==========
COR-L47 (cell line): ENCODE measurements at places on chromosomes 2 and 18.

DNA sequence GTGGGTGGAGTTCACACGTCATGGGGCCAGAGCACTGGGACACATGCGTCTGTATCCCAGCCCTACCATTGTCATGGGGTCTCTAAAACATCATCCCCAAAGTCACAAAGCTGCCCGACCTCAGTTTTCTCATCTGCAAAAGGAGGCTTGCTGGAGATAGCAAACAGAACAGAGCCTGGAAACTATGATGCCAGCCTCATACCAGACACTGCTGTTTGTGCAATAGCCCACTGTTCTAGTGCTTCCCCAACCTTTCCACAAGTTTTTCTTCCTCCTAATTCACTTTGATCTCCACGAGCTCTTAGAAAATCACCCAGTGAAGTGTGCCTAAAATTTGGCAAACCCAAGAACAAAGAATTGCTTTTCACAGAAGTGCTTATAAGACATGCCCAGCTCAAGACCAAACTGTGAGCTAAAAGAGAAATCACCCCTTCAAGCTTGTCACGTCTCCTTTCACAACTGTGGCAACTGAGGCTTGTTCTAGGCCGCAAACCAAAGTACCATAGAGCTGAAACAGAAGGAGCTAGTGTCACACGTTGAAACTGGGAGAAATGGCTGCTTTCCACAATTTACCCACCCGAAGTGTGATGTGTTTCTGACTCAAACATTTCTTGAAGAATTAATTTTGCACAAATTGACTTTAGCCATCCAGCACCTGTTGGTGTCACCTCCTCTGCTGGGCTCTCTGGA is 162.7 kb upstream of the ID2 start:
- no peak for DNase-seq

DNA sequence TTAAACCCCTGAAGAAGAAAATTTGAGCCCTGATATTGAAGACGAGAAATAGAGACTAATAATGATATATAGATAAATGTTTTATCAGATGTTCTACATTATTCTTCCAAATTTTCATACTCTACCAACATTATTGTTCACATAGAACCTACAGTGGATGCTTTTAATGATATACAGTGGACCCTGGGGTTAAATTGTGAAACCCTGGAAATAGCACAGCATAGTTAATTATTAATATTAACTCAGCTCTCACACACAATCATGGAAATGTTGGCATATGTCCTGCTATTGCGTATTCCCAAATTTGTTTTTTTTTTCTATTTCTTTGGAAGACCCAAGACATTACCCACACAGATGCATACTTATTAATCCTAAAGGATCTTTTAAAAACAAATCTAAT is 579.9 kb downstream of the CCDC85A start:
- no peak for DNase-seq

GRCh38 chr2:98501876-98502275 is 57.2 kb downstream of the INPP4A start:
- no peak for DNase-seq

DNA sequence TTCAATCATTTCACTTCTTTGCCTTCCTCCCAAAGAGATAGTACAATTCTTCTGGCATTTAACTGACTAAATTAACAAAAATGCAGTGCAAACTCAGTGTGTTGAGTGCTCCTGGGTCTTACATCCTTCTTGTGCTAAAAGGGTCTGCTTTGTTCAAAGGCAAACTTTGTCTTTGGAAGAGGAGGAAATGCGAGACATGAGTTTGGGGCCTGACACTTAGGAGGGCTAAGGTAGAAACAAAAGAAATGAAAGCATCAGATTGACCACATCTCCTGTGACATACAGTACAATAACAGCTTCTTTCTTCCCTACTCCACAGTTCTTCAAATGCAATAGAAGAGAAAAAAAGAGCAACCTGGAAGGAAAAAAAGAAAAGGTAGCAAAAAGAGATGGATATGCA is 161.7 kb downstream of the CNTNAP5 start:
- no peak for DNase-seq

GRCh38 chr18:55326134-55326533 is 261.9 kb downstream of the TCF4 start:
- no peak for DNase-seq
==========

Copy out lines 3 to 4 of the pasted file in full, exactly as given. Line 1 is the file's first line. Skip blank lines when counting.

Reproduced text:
- no peak for DNase-seq

DNA sequence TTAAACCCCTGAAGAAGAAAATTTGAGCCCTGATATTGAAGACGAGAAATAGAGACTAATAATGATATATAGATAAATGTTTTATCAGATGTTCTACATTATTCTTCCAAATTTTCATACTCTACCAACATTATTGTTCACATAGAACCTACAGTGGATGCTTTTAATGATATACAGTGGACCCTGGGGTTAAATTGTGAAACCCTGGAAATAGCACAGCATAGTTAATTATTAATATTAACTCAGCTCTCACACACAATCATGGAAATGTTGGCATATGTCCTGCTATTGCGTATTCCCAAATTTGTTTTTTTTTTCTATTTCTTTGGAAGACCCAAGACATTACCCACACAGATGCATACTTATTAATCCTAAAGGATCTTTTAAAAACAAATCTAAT is 579.9 kb downstream of the CCDC85A start: